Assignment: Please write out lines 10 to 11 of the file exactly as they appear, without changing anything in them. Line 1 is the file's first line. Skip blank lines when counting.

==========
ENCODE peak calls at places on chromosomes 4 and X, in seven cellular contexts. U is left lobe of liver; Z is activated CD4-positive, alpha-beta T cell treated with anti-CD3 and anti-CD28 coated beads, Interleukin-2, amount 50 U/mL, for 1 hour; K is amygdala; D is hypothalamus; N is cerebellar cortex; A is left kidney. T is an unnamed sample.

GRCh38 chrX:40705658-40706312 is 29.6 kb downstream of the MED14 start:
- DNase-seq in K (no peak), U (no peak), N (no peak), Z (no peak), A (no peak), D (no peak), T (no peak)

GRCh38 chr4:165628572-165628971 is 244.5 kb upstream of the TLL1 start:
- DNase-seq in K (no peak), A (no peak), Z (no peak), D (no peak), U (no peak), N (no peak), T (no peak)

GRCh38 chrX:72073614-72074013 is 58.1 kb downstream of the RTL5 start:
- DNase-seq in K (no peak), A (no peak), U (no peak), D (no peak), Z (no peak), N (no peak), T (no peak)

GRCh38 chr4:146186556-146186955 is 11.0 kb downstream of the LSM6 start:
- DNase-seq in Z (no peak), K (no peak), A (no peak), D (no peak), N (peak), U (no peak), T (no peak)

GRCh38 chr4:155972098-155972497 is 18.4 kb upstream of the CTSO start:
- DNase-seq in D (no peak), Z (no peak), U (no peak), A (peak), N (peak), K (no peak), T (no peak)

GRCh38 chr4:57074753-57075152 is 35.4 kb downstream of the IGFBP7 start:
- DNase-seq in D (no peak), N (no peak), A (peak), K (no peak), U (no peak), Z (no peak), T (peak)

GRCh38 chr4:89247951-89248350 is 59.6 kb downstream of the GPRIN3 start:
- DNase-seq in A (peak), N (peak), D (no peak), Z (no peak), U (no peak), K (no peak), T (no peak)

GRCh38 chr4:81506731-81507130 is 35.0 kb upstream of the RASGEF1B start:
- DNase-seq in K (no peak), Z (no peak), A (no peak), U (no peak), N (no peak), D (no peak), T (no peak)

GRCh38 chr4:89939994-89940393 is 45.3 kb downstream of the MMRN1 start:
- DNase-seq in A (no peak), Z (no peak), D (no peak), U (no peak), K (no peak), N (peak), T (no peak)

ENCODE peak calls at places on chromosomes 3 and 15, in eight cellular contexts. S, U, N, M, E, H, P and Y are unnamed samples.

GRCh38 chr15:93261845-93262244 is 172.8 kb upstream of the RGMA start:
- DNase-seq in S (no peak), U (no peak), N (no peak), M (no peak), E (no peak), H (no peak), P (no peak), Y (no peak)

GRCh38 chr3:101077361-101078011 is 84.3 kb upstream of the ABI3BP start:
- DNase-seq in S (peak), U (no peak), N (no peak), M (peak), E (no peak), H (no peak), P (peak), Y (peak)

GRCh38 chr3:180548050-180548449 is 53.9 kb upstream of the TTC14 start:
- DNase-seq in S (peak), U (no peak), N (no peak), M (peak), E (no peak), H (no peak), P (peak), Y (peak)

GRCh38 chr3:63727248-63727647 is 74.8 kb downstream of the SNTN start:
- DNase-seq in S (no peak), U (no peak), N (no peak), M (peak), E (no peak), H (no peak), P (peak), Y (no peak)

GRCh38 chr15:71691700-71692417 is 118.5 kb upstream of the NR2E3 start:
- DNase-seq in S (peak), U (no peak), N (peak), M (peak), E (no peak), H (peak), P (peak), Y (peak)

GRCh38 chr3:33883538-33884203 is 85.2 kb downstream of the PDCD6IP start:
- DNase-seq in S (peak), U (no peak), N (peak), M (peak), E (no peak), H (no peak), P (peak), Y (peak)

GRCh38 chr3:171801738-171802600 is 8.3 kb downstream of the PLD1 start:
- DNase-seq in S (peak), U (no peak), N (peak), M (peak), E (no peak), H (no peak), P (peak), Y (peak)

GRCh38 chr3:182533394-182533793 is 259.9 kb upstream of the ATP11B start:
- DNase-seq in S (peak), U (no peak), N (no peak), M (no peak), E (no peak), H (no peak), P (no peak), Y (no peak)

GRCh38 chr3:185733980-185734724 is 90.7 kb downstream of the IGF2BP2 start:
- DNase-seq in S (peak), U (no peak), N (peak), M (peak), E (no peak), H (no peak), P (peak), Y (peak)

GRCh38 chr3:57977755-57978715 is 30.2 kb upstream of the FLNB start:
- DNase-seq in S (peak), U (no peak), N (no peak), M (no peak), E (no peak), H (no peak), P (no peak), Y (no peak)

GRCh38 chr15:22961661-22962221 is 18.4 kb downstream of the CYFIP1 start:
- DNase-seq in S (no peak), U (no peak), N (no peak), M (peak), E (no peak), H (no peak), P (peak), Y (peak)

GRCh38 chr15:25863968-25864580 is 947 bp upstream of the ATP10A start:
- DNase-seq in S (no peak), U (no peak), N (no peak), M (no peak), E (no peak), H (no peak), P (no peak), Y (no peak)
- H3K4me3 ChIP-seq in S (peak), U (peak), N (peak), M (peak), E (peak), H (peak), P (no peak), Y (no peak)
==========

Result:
GRCh38 chr4:155972098-155972497 is 18.4 kb upstream of the CTSO start:
- DNase-seq in D (no peak), Z (no peak), U (no peak), A (peak), N (peak), K (no peak), T (no peak)